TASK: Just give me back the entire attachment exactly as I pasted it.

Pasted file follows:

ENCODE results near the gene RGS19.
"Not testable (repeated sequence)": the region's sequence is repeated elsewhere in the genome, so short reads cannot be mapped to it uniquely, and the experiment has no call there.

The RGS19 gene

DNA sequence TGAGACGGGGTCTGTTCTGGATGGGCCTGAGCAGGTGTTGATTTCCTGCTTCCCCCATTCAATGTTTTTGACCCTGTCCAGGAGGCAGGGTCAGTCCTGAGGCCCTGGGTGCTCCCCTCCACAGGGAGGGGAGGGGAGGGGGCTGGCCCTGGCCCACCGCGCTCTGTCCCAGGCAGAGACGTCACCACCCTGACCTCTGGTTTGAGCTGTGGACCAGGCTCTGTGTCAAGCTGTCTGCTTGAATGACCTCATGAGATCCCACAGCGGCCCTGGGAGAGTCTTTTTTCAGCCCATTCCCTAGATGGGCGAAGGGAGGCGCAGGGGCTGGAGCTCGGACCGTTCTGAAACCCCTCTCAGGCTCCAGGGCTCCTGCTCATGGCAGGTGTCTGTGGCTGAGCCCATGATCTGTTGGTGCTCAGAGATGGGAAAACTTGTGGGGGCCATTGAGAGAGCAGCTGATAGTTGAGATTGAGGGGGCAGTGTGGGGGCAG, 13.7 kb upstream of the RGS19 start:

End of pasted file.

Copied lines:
ENCODE results near the gene RGS19.
"Not testable (repeated sequence)": the region's sequence is repeated elsewhere in the genome, so short reads cannot be mapped to it uniquely, and the experiment has no call there.

The RGS19 gene

DNA sequence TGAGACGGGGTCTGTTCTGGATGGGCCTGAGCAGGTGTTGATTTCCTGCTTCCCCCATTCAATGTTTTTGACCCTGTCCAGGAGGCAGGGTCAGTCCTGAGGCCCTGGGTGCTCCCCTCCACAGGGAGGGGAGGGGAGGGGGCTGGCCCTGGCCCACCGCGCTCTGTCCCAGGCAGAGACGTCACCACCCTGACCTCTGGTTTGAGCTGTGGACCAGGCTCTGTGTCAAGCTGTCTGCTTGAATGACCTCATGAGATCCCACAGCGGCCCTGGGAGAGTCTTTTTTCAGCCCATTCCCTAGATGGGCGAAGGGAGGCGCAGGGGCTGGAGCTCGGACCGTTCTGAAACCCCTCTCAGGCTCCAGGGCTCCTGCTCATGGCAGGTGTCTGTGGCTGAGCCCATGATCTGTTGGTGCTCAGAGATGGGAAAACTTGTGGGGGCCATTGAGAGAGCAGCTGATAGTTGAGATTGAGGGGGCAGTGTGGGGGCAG, 13.7 kb upstream of the RGS19 start: